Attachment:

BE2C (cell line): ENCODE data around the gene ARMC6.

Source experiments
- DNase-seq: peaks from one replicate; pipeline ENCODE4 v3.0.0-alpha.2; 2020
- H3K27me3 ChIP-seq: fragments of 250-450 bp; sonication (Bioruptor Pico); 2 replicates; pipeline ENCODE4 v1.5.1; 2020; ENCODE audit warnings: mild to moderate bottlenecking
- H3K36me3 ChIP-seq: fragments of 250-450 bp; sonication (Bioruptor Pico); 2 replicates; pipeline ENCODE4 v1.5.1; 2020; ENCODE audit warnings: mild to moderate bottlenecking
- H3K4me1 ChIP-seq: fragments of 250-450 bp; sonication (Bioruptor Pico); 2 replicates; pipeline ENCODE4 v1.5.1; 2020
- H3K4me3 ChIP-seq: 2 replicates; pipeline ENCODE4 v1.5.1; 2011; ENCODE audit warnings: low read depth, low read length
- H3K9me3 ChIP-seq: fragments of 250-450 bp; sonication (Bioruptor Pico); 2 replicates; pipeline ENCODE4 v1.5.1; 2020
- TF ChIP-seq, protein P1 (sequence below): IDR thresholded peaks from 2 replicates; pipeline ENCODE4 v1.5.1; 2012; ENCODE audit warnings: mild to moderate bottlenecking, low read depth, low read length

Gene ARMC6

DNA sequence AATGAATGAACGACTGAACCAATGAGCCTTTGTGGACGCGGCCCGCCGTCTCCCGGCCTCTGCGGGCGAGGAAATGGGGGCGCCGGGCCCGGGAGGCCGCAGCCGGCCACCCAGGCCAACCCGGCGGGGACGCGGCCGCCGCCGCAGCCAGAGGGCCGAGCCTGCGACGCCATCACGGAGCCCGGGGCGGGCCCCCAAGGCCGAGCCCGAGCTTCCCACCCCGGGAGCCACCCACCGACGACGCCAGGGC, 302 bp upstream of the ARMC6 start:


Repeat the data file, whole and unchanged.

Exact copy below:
BE2C (cell line): ENCODE data around the gene ARMC6.

Source experiments
- DNase-seq: peaks from one replicate; pipeline ENCODE4 v3.0.0-alpha.2; 2020
- H3K27me3 ChIP-seq: fragments of 250-450 bp; sonication (Bioruptor Pico); 2 replicates; pipeline ENCODE4 v1.5.1; 2020; ENCODE audit warnings: mild to moderate bottlenecking
- H3K36me3 ChIP-seq: fragments of 250-450 bp; sonication (Bioruptor Pico); 2 replicates; pipeline ENCODE4 v1.5.1; 2020; ENCODE audit warnings: mild to moderate bottlenecking
- H3K4me1 ChIP-seq: fragments of 250-450 bp; sonication (Bioruptor Pico); 2 replicates; pipeline ENCODE4 v1.5.1; 2020
- H3K4me3 ChIP-seq: 2 replicates; pipeline ENCODE4 v1.5.1; 2011; ENCODE audit warnings: low read depth, low read length
- H3K9me3 ChIP-seq: fragments of 250-450 bp; sonication (Bioruptor Pico); 2 replicates; pipeline ENCODE4 v1.5.1; 2020
- TF ChIP-seq, protein P1 (sequence below): IDR thresholded peaks from 2 replicates; pipeline ENCODE4 v1.5.1; 2012; ENCODE audit warnings: mild to moderate bottlenecking, low read depth, low read length

Gene ARMC6

DNA sequence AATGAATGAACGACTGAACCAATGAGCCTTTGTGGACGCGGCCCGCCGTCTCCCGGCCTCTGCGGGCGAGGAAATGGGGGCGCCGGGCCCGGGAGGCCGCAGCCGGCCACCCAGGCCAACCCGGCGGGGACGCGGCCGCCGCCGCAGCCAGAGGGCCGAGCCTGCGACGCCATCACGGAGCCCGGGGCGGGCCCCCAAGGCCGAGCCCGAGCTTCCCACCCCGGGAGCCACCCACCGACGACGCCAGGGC, 302 bp upstream of the ARMC6 start: